Soup Season

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Yes, soup season is upon us at last! Chilly days present an opportunity for Hygge, just as summertime ag jobs wind down and we seem to start reconnecting with each other on the farm. Rainy grey days bring some of us indoors, stoking the first fires of the season to warm ourselves while weaving hammocks. It’s this season that I look forward to, standing stirring steaming soup cauldrons. Some days I start a stock early in the morning, and build the soup over the course of the day. Paired with a hearty oat bread, soup can be filling and fulfilling. Cooking for approximately 100, two or three varieties (meaty, creamy, and vegan) in 4-gallon pots feels plentiful. Here are several of my favorite soups to make lately, with very general as-you-go recipes. Substitutions may be made anywhere needed – just use what you’ve got. Lots of beets? Make borscht. Lots of squash? You know what to do. But first, how to make the base layer of soup:

Great Broth

Whether you’re making vegetable broth or meat, start with whatever still-technically-edible (nothing gross, just using up veggie scraps) vegetables are around, like carrot tops, onion skins, wilted greens, that old celery, those tiny green peppers picked the day before first frost, mushroom stems. Add handfuls (or spoonfuls, as the case may be for smaller batches) of herbs: thyme, oregano (both contain thymol, a natural antibiotic), rosemary, sage, peppercorns, bay leaves, and any other flavors you favor. Best, add whole stalks of fresh herbs from your garden. No need for chopping. If you’re in an area with wild nettles, or if you have some dried nettles for tea, it can also be added to broth to deepen the flavor. Don’t forget a bit of salt!

Soup is a chance to use up and extract food from bits of things that might not otherwise get used, that need an extra long, slow time to cook. Especially beef or chicken bones, which both contain marrow and cartilage which heal our joints and more. “Chicken soup for the soul,” a great broth can heal deeply. This is an opportunity to use those rivetting giblets that come inside bought chickens, or get saved by our friends who do the brave slaughter. I usually find a mix of chicken necks, hearts, livers, and bones do the trick, if I don’t have a full chicken or two. Fresh, whole chickens can get boiled for a couple hours til it’s nearly falling apart. I strain the broth, setting the chicken bits aside to cool enough to sort through. Fondly, chicken’ pickin’ is a chance to sit down and attend to sorting out the bones and the good meat (no cartilage), which I look for in every nook and cranny as time allows. Good meat goes back into the broth with chopped carrots, potatoes, etc, while the bones & scraps can get boiled a second time for more broth. Remember not to give chicken bones to pets, as they can splinter and be dangerous.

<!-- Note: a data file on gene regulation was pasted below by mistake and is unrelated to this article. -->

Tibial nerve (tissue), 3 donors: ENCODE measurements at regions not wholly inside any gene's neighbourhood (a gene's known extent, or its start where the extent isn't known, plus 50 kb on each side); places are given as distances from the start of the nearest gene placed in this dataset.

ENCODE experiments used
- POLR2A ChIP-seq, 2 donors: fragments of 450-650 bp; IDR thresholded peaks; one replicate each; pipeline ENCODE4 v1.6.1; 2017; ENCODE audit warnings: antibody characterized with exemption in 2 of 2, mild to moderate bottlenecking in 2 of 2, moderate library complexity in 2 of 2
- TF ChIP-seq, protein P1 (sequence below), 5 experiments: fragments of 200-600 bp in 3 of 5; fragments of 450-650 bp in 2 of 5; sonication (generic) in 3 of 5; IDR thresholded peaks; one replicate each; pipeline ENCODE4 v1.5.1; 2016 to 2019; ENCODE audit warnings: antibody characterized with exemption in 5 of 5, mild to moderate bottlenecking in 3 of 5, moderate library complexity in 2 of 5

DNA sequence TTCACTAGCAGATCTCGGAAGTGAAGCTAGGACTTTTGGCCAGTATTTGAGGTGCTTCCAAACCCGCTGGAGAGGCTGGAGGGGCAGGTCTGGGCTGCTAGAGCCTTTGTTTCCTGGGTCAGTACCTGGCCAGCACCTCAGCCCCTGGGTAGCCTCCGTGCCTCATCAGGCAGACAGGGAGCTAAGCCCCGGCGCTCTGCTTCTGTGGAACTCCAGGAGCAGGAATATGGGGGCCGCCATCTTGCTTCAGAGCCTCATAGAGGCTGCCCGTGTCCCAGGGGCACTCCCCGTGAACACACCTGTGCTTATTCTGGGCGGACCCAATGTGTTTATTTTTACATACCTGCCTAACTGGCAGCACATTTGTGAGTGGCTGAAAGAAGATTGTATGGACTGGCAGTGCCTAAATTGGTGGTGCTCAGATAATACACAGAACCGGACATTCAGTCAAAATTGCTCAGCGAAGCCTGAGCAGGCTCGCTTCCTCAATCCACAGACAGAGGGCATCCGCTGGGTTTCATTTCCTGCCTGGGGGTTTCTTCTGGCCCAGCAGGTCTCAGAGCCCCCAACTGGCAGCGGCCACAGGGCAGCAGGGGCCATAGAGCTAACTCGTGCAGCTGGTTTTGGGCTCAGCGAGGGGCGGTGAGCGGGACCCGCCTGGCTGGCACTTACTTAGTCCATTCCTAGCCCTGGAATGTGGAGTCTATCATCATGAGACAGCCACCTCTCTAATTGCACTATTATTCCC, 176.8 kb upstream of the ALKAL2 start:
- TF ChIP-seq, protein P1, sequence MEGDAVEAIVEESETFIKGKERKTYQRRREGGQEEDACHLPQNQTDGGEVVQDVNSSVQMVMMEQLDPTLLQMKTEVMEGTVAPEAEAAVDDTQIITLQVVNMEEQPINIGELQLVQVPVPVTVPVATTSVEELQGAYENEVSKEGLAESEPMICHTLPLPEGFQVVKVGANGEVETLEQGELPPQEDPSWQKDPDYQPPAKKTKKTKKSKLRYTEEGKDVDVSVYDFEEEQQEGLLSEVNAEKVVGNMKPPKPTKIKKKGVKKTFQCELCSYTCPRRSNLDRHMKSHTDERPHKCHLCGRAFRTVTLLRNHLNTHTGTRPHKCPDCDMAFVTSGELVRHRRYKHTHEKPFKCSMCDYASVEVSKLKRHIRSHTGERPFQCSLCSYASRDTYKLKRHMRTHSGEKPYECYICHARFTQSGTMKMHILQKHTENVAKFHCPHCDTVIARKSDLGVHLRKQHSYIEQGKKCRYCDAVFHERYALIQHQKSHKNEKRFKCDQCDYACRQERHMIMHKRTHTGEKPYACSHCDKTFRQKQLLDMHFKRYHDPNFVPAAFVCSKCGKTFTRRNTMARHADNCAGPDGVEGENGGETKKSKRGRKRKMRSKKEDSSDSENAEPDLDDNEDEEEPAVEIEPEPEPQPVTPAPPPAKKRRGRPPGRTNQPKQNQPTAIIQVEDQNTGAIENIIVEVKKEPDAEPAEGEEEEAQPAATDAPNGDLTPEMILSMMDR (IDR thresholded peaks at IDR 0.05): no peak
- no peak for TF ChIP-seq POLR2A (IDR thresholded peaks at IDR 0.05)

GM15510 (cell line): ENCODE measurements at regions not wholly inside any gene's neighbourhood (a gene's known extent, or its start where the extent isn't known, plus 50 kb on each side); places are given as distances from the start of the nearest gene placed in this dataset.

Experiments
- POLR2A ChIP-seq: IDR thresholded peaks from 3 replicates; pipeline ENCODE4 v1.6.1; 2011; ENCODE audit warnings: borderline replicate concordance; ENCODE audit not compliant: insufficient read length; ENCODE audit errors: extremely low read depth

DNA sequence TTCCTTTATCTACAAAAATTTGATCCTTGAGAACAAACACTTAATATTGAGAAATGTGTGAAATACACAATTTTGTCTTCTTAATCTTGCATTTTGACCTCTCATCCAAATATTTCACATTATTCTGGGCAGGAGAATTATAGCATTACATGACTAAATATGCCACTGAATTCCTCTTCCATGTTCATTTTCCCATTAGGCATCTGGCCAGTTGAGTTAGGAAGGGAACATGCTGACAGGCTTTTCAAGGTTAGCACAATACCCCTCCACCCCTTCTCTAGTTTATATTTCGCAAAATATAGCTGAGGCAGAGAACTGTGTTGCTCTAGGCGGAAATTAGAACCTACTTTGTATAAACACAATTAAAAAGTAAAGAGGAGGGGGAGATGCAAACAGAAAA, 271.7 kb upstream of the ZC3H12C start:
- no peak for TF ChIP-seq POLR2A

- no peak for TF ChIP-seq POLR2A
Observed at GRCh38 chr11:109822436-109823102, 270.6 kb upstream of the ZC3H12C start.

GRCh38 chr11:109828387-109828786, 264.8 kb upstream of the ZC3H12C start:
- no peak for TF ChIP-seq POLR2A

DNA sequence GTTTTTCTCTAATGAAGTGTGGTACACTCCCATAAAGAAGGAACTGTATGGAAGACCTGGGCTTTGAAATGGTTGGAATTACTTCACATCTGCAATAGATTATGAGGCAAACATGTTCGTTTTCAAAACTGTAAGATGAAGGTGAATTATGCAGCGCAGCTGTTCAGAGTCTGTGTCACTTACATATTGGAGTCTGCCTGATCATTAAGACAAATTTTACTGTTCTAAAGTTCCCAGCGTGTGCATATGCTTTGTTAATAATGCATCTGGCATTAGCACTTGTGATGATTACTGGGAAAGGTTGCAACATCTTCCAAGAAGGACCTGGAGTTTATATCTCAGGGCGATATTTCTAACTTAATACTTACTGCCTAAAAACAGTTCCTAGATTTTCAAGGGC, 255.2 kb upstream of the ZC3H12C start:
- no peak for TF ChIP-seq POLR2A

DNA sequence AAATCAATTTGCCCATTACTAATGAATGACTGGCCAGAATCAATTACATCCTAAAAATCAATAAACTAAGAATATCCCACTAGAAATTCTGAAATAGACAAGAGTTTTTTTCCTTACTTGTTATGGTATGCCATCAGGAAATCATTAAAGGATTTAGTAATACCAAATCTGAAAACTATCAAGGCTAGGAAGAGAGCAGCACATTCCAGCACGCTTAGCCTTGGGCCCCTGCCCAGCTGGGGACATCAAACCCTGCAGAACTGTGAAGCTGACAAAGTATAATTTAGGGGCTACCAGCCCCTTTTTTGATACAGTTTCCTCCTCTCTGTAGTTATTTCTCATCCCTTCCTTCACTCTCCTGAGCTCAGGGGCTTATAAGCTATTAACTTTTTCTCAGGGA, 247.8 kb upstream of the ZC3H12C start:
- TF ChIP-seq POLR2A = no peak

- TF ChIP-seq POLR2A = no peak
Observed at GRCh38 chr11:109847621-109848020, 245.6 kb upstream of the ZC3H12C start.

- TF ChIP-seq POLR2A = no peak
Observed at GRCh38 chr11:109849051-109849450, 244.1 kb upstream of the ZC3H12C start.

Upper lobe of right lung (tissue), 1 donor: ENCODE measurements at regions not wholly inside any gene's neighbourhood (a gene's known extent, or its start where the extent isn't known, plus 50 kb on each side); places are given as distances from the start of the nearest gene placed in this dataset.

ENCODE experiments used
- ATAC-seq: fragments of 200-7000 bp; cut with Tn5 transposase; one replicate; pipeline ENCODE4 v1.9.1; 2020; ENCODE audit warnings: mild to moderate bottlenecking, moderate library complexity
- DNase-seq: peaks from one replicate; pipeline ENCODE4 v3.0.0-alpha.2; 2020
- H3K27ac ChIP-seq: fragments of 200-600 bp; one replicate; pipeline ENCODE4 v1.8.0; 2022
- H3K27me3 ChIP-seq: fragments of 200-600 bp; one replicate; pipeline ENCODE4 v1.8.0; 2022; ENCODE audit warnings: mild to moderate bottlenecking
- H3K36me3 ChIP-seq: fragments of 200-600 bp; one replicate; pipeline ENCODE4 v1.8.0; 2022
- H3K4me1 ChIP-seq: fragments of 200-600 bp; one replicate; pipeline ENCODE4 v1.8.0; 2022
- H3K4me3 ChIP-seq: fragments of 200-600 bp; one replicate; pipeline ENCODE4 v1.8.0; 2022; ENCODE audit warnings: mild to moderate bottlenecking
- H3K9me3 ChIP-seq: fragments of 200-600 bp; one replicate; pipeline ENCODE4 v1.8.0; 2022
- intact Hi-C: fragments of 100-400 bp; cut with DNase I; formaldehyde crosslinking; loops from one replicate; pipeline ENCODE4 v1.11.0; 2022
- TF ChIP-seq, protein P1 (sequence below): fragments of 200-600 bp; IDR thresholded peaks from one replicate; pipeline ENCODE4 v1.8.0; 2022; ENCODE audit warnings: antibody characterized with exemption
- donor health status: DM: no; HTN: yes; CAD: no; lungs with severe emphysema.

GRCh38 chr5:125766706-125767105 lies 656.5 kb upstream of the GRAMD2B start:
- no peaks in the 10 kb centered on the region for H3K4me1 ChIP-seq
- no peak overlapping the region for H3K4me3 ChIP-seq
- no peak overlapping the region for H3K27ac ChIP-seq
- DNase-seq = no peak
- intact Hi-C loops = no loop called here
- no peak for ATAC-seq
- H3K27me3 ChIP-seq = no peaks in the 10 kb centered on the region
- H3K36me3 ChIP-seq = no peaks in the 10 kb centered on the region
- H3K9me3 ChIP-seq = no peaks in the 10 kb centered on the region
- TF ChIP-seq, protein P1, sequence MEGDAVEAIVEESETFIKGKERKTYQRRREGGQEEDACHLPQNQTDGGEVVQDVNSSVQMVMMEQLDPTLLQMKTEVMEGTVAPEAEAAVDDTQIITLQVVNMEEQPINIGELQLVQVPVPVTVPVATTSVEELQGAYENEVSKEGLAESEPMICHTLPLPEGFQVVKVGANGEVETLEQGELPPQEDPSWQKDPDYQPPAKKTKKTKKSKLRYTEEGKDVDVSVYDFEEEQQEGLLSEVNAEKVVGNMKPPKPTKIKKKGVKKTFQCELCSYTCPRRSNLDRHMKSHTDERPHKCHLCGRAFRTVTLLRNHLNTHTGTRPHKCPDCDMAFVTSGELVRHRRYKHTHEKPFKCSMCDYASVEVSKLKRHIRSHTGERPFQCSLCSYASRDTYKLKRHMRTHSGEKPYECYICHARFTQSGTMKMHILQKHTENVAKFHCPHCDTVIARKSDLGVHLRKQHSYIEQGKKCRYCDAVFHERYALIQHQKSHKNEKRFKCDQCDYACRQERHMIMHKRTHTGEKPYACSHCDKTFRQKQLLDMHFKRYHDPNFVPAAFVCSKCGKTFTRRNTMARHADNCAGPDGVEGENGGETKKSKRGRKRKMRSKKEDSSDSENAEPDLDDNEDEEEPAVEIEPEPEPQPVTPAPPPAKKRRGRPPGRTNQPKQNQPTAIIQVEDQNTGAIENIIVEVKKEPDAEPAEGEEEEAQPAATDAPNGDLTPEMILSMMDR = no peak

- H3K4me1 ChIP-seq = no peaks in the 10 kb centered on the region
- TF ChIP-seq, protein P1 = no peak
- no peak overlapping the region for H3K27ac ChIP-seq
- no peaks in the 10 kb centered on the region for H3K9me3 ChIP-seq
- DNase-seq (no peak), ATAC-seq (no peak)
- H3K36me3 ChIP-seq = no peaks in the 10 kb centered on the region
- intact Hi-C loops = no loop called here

For beef, use up bones leftover from t-bone steaks, or find some soup bone cuts (which are usually cheap & are cut open to reveal marrow), chunks of chuck stew meat or other tougher cuts, pot roast, heart, or tongue all make very tasty broth. Beef bones take longer than chicken bones and don’t really break down as much. These bones I prefer to start boiling as soon as I wake up, or if you have a crock-pot or safe setup for overnight boiling, I recommend 10-14 hours for beef bone stock, stirring & adding more water every hour or few.

Roasted Sweet Potato & Garlic Soup:

Cube sweet potatoes into 1-inch pieces. Place them in one layer (not too crowded) on a baking sheet pan, and into a 350-degree oven. Roast for about 40 minutes, watching for that sweet spot in doneness that has the potato cubes caramelizing and browning but not burning. During the potato roasting time, take a few (to taste, which for me is a lot) whole, peeled garlic cloves, and toss them in a bit of olive oil and onto a pan for roasting about 15-20 minutes, until they soften and turn golden. When both the sweet potatoes and garlic are done, scrape them and all the yummy oil/caramelized goodness you can from the pans into a soup pot. Add salt to taste and a chopped sprig of fresh rosemary, and water to cover and boil until the roasted items start to break down and wash all their yummy roasty caramel goodness into a broth. Employ a potato masher to break up the contents even more, and boil, stirring, until the broth becomes silky and thicker with still a few chunks of sweet potato left. Savor that sweet spot.

Another vegan roasty-goodness soup – made with roasted green peppers, green tomatoes, chickpeas, and cilantro:

Chop up the green peppers any old way, removing the core and top. Only jullienne if you feel like it 😉 Toss in oil, and roast on a baking sheet in a 325-degree oven until soft and starting to brown, about 35 minutes. Chunk an equal amount of green tomatoes into small pieces, and chop a couple handfuls (to taste, of course) of fresh cilantro. Add all ingredients to a soup pot, cover with water, add a can of chickpeas, salt and pepper to taste, a pinch of coriander & cumin, and boil til soft, about 1 hour. Puree the soup using either a food processor, blender, or immersion blender til smooth as possible. The soup should be a lovely green color! Garnish with more fresh cilantro on top, and enjoy this savory-sour treat!

Stay tuned for more soup recipes, including creamy chowders, borscht, mushroom rice noodle soup, and a discussion of regional soup traditions. In the meantime, here is one more delicious & easy vegan soup recipe I created with Twin Oaks Tofu: http://twinoakstofu.com/bridgets-tom-kha-tofu-soup

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